By Steven L. Byers, PhD, CPA Senior Economist
The US trade deficit in goods and services for June 2019 decreased by 0.3 percent, to $55.2 billion, down $0.2 billion from $55.3 billion (revised) in May. The decrease is due to a decline in the goods deficit of $0.8 billion along with a decrease in the services surplus of $0.6 billion. June exports were $206.3 billion, down 2.1% ($4.4 billion) from May. Simultaneously, June imports were $261.5 billion, a 1.7 percent decline of $4.6 billion from the May figures.
The bilateral goods deficit with China, year-to-date, has improved relative to 2018, decreasing by $20.6 billion (10.3%). Following two months of increases, the Department of Commerce reports that the monthly goods deficit in June decreased by $68 million on a seasonally adjusted basis.
With bilateral trade talks between the US and China still in limbo, the Trump administration yesterday announced that it is applying additional tariffs on Chinese imports. Specifically, over and above the tariffs already in place, an additional $300 billion of imports from China will be subject to a 10 percent tariff starting September 1st. The newly announced tariffs include toys, cellphones, clothing, and shoes. Basically, this covers all other categories of imports that were not subject to the previous tariffs. Overall, the combined tariffs amount to an average weighted tariff of 16.8 percent on all imported goods from China.
President Trump explained that the new tariffs are being applied because the US and China have not been able to reach a much-sought bilateral trade deal. Additionally, the president pointed out that the Chinese have not lived up to their promises to buy more US agricultural products and have not stopped the flow of fentanyl into the US. Behind the scenes there is speculation that China is delaying an agreement to see if there will be a new administration in place after the 2020 elections, with an outcome perhaps more favorable to China.
With data in for the first half of 2019, China has now fallen from the number one US trading partner to number three. Adding exports and imports from January to June. our trade with Mexico totaled $309 billion, with Canada $307 billion, and with China $271 billion. China remains the number one source of US imports, with imports of $219 billion in the January-June period. Another sign of the imbalance is that our first-half imports from Mexico total 139 percent of our exports in the same period, and with Canada the ratio is 106 percent. In US-China trade, our first-half imports represent 421 percent of our exports.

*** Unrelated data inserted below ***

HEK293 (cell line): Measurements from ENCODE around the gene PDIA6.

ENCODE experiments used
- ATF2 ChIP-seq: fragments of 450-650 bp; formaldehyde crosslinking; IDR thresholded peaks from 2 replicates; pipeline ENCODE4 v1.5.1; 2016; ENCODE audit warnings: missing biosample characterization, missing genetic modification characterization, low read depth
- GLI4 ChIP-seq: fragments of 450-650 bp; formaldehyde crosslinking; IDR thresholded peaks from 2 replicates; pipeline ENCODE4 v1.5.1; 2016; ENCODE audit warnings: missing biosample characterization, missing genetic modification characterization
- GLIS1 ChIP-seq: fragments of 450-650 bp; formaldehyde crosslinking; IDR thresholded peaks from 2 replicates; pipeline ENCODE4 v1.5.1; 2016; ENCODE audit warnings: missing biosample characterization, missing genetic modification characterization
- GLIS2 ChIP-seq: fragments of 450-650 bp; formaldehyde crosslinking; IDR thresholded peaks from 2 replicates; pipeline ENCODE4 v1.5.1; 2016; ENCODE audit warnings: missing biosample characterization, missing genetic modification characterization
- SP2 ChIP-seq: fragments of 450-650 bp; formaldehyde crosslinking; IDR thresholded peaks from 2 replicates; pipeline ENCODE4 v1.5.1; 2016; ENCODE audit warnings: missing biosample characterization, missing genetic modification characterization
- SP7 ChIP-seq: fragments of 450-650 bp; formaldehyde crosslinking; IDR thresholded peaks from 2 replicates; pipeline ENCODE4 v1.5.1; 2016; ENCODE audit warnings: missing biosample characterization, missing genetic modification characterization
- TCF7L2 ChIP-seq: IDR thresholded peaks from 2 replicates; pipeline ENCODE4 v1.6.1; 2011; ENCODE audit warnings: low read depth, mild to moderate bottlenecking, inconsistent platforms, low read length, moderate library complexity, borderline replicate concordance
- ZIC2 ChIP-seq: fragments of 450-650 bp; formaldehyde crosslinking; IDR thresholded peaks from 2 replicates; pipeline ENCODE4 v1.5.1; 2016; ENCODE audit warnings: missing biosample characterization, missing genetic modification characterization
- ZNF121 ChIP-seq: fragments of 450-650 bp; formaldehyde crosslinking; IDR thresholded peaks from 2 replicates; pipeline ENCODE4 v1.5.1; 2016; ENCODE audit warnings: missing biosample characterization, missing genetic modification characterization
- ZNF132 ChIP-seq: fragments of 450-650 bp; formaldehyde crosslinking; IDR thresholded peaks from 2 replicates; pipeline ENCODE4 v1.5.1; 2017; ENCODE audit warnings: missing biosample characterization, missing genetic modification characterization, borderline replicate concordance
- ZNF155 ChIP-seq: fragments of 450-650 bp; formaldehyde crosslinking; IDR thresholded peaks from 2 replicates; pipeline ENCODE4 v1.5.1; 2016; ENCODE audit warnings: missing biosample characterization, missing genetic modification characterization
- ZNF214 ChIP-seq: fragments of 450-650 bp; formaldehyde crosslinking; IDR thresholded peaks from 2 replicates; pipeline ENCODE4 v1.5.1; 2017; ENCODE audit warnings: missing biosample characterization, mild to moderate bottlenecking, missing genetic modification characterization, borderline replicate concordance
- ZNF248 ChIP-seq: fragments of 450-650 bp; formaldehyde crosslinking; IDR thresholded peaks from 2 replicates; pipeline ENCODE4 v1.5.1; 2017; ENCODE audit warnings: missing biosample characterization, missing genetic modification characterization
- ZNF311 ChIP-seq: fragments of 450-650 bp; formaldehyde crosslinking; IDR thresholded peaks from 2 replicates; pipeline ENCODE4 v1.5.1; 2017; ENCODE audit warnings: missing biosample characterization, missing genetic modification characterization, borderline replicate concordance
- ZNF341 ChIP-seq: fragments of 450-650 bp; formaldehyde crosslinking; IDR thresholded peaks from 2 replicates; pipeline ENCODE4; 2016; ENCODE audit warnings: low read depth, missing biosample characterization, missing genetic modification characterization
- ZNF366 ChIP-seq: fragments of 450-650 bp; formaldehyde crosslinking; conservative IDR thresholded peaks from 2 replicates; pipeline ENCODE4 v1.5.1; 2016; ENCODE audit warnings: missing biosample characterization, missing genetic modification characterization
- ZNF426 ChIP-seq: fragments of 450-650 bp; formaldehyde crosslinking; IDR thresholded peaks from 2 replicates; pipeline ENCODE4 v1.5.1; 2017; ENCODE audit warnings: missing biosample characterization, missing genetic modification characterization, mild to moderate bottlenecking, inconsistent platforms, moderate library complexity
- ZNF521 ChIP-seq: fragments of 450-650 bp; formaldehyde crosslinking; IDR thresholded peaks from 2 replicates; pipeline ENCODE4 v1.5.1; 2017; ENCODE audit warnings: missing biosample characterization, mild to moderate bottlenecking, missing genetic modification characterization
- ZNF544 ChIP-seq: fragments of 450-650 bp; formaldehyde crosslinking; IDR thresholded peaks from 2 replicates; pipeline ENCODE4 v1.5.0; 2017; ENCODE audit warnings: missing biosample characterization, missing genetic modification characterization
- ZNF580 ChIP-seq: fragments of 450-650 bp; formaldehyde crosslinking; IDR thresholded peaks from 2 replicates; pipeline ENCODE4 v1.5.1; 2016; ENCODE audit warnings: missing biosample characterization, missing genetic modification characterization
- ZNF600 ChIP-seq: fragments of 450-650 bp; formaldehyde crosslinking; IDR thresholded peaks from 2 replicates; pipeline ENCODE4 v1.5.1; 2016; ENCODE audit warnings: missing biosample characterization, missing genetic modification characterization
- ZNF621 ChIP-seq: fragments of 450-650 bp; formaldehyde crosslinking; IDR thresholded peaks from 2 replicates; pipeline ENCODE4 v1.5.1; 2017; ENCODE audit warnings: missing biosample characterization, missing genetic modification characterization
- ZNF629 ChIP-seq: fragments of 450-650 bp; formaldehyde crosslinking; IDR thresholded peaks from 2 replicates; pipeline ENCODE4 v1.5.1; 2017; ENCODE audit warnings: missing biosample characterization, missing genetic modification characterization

Regarding America’s other major bilateral trading partners, the monthly US bilateral goods trade deficit with the European Union decreased $1.0 billion to $15.9 billion, driven primarily by a drop in imports. Year-to-date, the trade deficit with Europe has worsened by $7.6 billion dollars compared to June 2018. The news was mixed regarding Canada and Mexico. Compared to the May figures, the goods deficit with Canada improved by $96 million in June, but worsened with Mexico by $120 million. A year-to-date comparison with 2018 shows that the goods deficit with Canada has increased by $2.8 billion, and increased with Mexico by $13.1 billion.
The situation for US agriculture continues to be challenging. Exports of agricultural commodities increased $75 million in June but were down $1.4 billion compared to a year ago. Within the major agricultural commodities there are winners and losers. Soybean exports increased in June by $339 million and are ahead of 2018 exports by $530 million. Though down for the month of June, exports of wheat are up $771 million year-to-date in comparison to last year’s figures. Corn, dairy products, eggs, fish, and shellfish are all in negative territory compared to last year exports through June.
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